The good news is that in an effort to repair decades of gender inequality in the financial-services industry, Goldman Sachs is making a push to bring more female programmers into its ranks.
The bad news is that the way the bank is wooing female workers is with nail files and vanity mirrors.
DealBook's William Alden found an Instagram posted from a Goldman-sponsored Women Engineers Code conference at Harvard, showing the swag the bank gave out to conference attendees: Goldman-branded mirrors and nail files. “Not sure if this is #sexyfeminism or gender stereotyping,” wrote the poster.
Goldman quickly backtracked, saying in a statement, “We are strong supporters of efforts to recruit and retain women in technology. We apologize if the gifts gave anyone offense."
To its credit, the financial industry has come a long way since its early days where sexism is concerned. Once, job applicants at investment banks were asked questions like, “When you meet a woman, what interests you most about her?" (This is a real question, taken from the application to Merrill Lynch’s 1972 brokerage trainee class. The correct answer, astoundingly, was “her beauty.”) And banks now hold sexual-harassment seminars for incoming analysts that advise them against, say, hitting on co-workers, or holding client meetings in strip clubs.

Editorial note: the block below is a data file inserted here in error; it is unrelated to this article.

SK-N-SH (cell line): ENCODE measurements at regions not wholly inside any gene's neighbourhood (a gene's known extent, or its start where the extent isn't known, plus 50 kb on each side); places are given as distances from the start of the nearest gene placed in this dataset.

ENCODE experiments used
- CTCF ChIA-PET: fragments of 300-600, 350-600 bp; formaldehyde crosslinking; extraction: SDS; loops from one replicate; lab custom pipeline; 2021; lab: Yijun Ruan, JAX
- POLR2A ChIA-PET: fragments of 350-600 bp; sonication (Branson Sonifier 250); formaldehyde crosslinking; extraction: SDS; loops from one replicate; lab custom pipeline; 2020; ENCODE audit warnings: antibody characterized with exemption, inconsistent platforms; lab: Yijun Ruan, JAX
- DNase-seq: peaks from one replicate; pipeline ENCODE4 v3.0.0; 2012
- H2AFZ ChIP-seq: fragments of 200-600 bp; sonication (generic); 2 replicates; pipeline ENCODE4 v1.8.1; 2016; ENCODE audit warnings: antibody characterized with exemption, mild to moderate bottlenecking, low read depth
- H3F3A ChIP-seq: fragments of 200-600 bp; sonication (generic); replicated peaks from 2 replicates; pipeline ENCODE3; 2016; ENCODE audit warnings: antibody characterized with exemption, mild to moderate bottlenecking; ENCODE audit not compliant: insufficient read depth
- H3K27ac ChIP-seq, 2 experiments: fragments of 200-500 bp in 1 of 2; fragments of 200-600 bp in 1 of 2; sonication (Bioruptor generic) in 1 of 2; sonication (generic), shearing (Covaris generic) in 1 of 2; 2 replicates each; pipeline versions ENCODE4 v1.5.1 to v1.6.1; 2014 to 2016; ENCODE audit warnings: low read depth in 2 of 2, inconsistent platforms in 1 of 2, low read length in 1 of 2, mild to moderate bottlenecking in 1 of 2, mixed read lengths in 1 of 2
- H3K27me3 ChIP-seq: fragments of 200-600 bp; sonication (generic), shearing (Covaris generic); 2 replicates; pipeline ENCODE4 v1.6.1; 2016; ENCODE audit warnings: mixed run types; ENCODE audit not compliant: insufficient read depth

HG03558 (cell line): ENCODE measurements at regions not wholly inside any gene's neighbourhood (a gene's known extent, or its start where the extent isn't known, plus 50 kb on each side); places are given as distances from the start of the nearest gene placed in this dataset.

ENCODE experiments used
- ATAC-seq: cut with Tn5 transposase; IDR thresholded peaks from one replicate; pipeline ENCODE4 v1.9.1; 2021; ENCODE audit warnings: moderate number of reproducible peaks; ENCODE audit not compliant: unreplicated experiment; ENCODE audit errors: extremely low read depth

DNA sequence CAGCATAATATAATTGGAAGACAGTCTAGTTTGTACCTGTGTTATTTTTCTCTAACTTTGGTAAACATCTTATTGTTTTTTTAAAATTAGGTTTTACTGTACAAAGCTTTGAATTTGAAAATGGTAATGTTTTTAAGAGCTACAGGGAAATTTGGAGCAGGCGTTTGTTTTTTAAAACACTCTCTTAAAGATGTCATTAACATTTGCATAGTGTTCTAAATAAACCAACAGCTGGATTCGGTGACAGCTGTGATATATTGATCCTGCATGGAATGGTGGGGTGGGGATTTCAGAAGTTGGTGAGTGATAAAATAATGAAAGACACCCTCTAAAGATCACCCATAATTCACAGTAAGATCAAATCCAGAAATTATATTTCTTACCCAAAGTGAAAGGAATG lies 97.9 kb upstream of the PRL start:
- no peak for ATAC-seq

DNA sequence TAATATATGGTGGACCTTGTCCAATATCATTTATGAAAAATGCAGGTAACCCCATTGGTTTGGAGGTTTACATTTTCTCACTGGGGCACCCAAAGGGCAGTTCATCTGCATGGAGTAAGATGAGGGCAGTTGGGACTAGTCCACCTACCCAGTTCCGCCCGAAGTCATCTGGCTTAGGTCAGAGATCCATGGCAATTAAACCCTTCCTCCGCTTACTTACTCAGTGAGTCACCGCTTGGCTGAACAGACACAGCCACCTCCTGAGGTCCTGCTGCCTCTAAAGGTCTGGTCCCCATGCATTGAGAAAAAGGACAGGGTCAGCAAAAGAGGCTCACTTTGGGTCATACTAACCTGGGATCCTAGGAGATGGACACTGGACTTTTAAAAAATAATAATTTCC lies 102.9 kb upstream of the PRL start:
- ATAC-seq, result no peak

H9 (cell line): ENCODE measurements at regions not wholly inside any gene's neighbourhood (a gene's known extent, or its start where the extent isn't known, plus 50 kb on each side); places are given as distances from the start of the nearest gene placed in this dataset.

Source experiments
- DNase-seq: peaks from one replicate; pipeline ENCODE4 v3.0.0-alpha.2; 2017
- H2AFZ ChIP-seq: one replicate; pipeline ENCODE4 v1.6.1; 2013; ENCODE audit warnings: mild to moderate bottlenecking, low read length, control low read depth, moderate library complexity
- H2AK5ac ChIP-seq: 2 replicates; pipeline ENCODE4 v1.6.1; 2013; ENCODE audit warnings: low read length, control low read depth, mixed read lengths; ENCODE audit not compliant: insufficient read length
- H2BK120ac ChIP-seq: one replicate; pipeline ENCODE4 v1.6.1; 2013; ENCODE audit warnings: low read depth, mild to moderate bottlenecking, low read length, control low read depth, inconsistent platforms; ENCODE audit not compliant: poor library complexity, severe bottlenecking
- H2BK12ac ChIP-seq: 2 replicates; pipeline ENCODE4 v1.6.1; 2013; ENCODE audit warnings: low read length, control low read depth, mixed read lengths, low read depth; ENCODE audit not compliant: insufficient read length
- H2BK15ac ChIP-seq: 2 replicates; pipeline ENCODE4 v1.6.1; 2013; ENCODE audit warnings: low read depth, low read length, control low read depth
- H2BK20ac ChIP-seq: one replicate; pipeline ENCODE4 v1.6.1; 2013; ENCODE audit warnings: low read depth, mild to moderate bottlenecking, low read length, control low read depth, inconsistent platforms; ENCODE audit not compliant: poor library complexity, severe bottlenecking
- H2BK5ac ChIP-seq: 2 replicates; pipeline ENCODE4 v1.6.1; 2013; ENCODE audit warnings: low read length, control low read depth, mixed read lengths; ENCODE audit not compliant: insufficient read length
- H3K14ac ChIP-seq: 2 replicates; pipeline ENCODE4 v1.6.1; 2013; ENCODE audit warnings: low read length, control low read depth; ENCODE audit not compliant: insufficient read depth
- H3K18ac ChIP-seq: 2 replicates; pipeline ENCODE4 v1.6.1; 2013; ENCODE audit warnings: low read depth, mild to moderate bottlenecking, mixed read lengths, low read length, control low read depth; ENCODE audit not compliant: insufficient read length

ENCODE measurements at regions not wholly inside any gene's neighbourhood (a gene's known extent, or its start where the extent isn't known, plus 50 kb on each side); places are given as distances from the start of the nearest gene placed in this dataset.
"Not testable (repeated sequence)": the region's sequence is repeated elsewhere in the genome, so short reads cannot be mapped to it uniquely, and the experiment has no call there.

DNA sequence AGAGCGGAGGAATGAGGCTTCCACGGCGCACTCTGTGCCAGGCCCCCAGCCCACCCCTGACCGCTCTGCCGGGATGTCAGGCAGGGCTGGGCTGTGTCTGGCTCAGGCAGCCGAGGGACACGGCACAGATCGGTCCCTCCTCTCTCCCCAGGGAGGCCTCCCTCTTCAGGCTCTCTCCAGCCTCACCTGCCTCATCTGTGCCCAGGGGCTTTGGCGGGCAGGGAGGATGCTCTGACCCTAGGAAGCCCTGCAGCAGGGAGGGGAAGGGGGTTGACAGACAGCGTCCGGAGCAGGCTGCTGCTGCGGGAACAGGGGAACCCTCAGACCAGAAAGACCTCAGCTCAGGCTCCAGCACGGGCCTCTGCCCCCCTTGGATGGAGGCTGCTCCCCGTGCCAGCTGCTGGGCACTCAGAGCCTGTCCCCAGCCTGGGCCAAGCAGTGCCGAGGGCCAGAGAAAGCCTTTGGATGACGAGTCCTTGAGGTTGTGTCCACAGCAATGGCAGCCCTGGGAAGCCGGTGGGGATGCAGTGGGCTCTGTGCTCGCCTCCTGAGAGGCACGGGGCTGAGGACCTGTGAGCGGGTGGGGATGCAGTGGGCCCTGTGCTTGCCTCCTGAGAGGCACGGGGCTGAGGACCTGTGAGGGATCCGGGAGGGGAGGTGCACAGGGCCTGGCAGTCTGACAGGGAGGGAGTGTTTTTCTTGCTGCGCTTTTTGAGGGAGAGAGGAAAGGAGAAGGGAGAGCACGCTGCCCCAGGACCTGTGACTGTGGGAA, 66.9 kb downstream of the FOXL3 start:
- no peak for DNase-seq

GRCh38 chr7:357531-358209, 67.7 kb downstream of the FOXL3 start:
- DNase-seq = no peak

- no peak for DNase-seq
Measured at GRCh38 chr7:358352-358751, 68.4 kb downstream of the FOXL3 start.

Still, as Goldman's ham-fisted recruitment effort shows that the progress Wall Street has made on the gender equality front is a long way from complete. As of today, Goldman's 12-person board has two women on it, and its 30-person management committee counts three female executives among its members. (What's sadder is that by Wall Street standards, these numbers are actually pretty good.)
To Goldman, it may have seemed uncontroversial to provide feminine swag at an event for female coders — especially if, as an unnamed source told DealBook, "the event’s organizers encouraged Goldman to bring goodies that would appeal to a female audience." But the legacy of gender-based exclusion in finance has made even these seemingly anodyne gestures loaded with meaning. Sometimes, the messages given to women in finance are subtle — I went to one Women on Wall Street conference where the normal business conference provisions of crudités, chicken skewers, and beer had been swapped out for Chardonnay and cake pops — and sometimes, they're much more overt.
Historically, Goldman's nail-file faux pas ranks fairly low on the list of finance-industry gender offenses, and it's notable that the bank is making a special effort to recruit female programmers at all. They're clearly interesting in diversifying their ranks, as both a personnel move and a social statement. (When Sheryl Sandberg's Lean In came out last year, one of her first book tour stops was at the bank.)
Silicon Valley has struggled with gender issues for years. (It's an odd coincidence that DealBook's story came on the same day as the tech-industry's female-focused Makers Conference.) And there will be more thoughtless, embarrassing slip-ups as Wall Street tries to correct its own gender imbalance. Goldman's latest gaffe is a good reminder that the work isn't done, on either coast.